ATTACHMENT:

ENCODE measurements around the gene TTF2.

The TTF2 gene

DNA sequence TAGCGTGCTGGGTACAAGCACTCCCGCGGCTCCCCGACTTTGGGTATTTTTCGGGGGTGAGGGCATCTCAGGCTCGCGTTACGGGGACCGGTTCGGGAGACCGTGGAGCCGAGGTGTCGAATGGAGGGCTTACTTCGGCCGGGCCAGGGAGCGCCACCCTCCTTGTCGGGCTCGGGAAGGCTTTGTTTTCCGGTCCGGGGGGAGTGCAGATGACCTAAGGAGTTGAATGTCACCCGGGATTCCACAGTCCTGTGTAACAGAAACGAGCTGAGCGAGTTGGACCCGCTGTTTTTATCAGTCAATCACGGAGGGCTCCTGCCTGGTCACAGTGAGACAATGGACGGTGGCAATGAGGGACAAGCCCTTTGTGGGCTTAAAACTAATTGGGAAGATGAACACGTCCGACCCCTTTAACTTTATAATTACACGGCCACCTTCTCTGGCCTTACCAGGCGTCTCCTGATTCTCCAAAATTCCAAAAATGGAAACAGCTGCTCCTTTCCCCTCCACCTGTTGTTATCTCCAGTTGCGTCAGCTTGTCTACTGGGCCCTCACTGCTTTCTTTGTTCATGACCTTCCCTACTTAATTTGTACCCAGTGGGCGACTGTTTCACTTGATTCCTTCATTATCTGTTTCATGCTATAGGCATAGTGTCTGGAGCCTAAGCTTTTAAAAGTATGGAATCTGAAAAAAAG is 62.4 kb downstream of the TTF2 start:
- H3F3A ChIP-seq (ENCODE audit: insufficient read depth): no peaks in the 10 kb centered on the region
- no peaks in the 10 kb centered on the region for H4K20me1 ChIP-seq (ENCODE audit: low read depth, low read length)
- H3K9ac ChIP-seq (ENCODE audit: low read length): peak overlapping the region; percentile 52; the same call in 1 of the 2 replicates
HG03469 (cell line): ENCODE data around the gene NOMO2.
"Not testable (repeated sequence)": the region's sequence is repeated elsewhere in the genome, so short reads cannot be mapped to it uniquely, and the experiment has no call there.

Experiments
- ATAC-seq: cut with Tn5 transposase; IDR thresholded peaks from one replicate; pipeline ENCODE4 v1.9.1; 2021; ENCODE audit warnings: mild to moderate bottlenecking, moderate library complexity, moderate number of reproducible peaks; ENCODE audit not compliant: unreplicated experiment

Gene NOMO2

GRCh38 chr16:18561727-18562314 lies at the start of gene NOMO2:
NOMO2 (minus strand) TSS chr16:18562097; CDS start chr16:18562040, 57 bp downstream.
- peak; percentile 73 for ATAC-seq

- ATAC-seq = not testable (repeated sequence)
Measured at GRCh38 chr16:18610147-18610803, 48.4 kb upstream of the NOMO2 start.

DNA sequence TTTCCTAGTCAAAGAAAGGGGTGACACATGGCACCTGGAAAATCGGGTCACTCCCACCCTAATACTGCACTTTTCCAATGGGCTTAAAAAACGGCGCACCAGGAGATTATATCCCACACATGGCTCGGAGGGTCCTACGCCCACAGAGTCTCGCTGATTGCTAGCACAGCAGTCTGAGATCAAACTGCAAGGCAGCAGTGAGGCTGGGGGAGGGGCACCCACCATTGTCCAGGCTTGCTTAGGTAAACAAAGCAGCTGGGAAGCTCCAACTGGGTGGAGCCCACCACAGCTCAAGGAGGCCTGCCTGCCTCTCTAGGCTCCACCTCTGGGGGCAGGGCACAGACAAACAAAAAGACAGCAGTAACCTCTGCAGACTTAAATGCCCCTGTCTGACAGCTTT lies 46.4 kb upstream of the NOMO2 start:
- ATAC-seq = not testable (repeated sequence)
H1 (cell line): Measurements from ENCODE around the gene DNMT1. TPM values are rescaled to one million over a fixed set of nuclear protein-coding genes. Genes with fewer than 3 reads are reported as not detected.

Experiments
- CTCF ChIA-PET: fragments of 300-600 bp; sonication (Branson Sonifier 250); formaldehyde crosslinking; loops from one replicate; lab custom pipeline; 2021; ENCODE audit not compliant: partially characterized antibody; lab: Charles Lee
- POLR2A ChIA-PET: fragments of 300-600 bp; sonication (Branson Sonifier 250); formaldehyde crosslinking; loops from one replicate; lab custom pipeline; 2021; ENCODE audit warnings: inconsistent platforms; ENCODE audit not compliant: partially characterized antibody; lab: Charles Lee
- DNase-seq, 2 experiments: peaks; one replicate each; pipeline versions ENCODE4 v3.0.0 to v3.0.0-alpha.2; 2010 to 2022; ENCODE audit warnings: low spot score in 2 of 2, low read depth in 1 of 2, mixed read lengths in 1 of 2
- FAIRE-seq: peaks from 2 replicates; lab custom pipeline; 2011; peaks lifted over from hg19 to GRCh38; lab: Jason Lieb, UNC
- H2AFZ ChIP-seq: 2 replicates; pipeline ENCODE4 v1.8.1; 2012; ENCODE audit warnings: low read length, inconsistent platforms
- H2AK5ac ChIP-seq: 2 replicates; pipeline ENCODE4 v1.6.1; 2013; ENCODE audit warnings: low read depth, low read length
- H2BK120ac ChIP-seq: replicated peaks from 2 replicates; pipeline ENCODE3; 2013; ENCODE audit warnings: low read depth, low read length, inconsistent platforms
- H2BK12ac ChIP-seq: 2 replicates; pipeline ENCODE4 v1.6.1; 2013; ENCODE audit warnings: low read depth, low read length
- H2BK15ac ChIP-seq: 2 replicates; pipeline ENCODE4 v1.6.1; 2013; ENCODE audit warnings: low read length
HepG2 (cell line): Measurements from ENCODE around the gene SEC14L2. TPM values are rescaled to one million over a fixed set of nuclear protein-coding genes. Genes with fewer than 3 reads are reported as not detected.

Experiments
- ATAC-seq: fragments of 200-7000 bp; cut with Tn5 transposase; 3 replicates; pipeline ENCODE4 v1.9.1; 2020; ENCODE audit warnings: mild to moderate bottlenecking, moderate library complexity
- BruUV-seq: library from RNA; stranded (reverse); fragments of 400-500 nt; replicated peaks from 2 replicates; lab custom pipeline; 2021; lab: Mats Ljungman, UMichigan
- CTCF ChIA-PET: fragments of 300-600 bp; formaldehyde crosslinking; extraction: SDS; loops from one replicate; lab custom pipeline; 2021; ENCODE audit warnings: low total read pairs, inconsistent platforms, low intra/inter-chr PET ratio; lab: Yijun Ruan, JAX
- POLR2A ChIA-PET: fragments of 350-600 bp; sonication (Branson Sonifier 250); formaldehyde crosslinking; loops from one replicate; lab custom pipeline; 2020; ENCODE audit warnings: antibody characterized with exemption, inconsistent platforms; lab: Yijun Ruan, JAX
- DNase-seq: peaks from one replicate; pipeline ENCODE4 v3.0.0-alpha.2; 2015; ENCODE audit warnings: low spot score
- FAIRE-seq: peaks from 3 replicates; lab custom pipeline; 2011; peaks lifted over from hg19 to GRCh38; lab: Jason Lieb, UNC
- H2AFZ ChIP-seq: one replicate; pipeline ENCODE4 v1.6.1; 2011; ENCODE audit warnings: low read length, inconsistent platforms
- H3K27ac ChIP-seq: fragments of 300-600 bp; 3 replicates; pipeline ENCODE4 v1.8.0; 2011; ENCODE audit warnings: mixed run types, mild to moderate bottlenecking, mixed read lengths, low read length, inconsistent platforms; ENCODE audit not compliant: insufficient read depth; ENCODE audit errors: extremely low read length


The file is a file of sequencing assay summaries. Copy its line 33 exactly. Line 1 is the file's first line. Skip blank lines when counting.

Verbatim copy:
- BruUV-seq: library from RNA; stranded (reverse); fragments of 400-500 nt; replicated peaks from 2 replicates; lab custom pipeline; 2021; lab: Mats Ljungman, UMichigan